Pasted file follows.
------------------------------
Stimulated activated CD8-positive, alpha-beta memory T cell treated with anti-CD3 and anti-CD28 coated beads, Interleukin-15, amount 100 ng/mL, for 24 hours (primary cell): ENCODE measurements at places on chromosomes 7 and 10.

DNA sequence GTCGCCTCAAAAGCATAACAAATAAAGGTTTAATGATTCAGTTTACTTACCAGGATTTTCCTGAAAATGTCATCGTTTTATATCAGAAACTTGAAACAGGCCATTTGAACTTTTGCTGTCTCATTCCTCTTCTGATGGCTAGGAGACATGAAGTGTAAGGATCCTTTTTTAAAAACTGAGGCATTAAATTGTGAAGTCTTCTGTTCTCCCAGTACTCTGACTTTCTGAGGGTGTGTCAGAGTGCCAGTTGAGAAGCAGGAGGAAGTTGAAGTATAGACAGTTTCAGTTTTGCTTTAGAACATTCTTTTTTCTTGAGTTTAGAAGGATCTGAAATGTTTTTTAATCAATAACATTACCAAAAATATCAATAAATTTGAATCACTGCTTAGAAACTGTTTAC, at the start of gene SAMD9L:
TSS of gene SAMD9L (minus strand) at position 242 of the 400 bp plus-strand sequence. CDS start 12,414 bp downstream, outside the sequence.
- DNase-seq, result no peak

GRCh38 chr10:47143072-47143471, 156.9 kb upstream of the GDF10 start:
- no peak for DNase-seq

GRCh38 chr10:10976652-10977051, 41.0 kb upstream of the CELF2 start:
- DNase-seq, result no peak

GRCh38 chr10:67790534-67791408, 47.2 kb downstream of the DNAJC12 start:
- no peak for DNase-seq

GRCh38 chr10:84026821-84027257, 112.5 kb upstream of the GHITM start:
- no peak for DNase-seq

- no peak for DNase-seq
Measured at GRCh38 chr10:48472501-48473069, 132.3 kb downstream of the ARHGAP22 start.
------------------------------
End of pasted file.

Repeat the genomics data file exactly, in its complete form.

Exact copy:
Stimulated activated CD8-positive, alpha-beta memory T cell treated with anti-CD3 and anti-CD28 coated beads, Interleukin-15, amount 100 ng/mL, for 24 hours (primary cell): ENCODE measurements at places on chromosomes 7 and 10.

DNA sequence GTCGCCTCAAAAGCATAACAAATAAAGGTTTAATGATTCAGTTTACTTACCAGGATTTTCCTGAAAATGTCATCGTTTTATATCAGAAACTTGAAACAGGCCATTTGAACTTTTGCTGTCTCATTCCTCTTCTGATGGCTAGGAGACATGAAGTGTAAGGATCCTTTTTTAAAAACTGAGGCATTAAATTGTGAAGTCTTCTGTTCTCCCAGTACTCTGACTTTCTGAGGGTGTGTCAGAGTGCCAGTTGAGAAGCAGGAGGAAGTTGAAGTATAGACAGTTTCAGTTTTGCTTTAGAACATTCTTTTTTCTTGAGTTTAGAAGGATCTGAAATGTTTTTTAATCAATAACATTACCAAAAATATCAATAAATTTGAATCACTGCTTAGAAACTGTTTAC, at the start of gene SAMD9L:
TSS of gene SAMD9L (minus strand) at position 242 of the 400 bp plus-strand sequence. CDS start 12,414 bp downstream, outside the sequence.
- DNase-seq, result no peak

GRCh38 chr10:47143072-47143471, 156.9 kb upstream of the GDF10 start:
- no peak for DNase-seq

GRCh38 chr10:10976652-10977051, 41.0 kb upstream of the CELF2 start:
- DNase-seq, result no peak

GRCh38 chr10:67790534-67791408, 47.2 kb downstream of the DNAJC12 start:
- no peak for DNase-seq

GRCh38 chr10:84026821-84027257, 112.5 kb upstream of the GHITM start:
- no peak for DNase-seq

- no peak for DNase-seq
Measured at GRCh38 chr10:48472501-48473069, 132.3 kb downstream of the ARHGAP22 start.